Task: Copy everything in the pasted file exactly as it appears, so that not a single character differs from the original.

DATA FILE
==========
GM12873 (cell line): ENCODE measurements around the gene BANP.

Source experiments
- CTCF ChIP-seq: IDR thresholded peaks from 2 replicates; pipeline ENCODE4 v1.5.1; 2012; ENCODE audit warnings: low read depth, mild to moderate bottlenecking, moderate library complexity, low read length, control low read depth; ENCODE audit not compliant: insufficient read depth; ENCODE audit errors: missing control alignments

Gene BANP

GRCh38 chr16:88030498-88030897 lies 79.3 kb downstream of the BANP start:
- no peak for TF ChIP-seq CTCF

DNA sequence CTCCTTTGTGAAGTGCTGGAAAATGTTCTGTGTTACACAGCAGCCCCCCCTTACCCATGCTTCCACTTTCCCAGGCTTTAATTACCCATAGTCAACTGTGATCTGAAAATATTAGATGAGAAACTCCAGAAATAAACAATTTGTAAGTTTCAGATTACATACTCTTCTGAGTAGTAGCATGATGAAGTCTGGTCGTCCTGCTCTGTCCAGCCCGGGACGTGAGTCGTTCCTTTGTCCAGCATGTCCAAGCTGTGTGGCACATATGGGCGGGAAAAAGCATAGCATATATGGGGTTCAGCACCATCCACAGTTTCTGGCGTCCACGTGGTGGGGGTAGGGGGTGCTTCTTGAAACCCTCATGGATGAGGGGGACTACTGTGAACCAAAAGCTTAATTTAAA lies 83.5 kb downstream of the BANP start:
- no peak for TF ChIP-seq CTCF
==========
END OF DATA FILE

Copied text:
GM12873 (cell line): ENCODE measurements around the gene BANP.

Source experiments
- CTCF ChIP-seq: IDR thresholded peaks from 2 replicates; pipeline ENCODE4 v1.5.1; 2012; ENCODE audit warnings: low read depth, mild to moderate bottlenecking, moderate library complexity, low read length, control low read depth; ENCODE audit not compliant: insufficient read depth; ENCODE audit errors: missing control alignments

Gene BANP

GRCh38 chr16:88030498-88030897 lies 79.3 kb downstream of the BANP start:
- no peak for TF ChIP-seq CTCF

DNA sequence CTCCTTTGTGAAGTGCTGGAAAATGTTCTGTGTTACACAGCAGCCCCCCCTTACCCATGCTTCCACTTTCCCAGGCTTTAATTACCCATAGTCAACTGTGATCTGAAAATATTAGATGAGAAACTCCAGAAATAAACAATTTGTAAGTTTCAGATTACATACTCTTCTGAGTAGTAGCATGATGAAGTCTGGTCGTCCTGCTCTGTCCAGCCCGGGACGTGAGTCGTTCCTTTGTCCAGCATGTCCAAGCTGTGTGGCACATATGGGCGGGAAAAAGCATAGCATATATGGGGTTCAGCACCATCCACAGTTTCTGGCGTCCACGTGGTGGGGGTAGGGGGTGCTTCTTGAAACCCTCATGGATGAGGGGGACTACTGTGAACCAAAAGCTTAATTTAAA lies 83.5 kb downstream of the BANP start:
- no peak for TF ChIP-seq CTCF